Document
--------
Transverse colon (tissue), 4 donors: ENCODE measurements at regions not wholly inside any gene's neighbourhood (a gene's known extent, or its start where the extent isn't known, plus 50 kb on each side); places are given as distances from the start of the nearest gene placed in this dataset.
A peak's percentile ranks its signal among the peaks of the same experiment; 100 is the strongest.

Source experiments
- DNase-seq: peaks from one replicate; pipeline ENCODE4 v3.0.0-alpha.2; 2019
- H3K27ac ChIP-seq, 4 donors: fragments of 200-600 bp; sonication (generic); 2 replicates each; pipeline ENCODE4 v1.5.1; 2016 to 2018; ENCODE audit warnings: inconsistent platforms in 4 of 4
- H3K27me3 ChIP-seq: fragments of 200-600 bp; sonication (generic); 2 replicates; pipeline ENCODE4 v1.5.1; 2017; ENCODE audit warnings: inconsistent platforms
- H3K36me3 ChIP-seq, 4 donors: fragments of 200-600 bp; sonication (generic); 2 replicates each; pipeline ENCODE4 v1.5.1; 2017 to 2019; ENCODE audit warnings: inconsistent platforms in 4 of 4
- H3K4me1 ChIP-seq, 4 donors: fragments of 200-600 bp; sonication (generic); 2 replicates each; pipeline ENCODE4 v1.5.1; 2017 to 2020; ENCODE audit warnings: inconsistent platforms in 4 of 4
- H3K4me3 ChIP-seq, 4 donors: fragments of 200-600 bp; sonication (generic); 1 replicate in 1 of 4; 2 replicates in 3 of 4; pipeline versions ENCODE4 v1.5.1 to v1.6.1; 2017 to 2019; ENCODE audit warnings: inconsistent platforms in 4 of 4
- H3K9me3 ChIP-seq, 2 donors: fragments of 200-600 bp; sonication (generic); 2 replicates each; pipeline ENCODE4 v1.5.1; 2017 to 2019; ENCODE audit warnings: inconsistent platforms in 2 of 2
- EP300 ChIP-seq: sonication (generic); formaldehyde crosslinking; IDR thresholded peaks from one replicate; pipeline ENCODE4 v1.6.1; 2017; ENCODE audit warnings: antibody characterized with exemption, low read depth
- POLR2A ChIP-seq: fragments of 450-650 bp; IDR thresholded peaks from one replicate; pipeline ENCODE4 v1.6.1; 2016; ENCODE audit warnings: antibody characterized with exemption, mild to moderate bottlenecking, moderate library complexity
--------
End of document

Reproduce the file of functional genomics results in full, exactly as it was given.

Transverse colon (tissue), 4 donors: ENCODE measurements at regions not wholly inside any gene's neighbourhood (a gene's known extent, or its start where the extent isn't known, plus 50 kb on each side); places are given as distances from the start of the nearest gene placed in this dataset.
A peak's percentile ranks its signal among the peaks of the same experiment; 100 is the strongest.

Source experiments
- DNase-seq: peaks from one replicate; pipeline ENCODE4 v3.0.0-alpha.2; 2019
- H3K27ac ChIP-seq, 4 donors: fragments of 200-600 bp; sonication (generic); 2 replicates each; pipeline ENCODE4 v1.5.1; 2016 to 2018; ENCODE audit warnings: inconsistent platforms in 4 of 4
- H3K27me3 ChIP-seq: fragments of 200-600 bp; sonication (generic); 2 replicates; pipeline ENCODE4 v1.5.1; 2017; ENCODE audit warnings: inconsistent platforms
- H3K36me3 ChIP-seq, 4 donors: fragments of 200-600 bp; sonication (generic); 2 replicates each; pipeline ENCODE4 v1.5.1; 2017 to 2019; ENCODE audit warnings: inconsistent platforms in 4 of 4
- H3K4me1 ChIP-seq, 4 donors: fragments of 200-600 bp; sonication (generic); 2 replicates each; pipeline ENCODE4 v1.5.1; 2017 to 2020; ENCODE audit warnings: inconsistent platforms in 4 of 4
- H3K4me3 ChIP-seq, 4 donors: fragments of 200-600 bp; sonication (generic); 1 replicate in 1 of 4; 2 replicates in 3 of 4; pipeline versions ENCODE4 v1.5.1 to v1.6.1; 2017 to 2019; ENCODE audit warnings: inconsistent platforms in 4 of 4
- H3K9me3 ChIP-seq, 2 donors: fragments of 200-600 bp; sonication (generic); 2 replicates each; pipeline ENCODE4 v1.5.1; 2017 to 2019; ENCODE audit warnings: inconsistent platforms in 2 of 2
- EP300 ChIP-seq: sonication (generic); formaldehyde crosslinking; IDR thresholded peaks from one replicate; pipeline ENCODE4 v1.6.1; 2017; ENCODE audit warnings: antibody characterized with exemption, low read depth
- POLR2A ChIP-seq: fragments of 450-650 bp; IDR thresholded peaks from one replicate; pipeline ENCODE4 v1.6.1; 2016; ENCODE audit warnings: antibody characterized with exemption, mild to moderate bottlenecking, moderate library complexity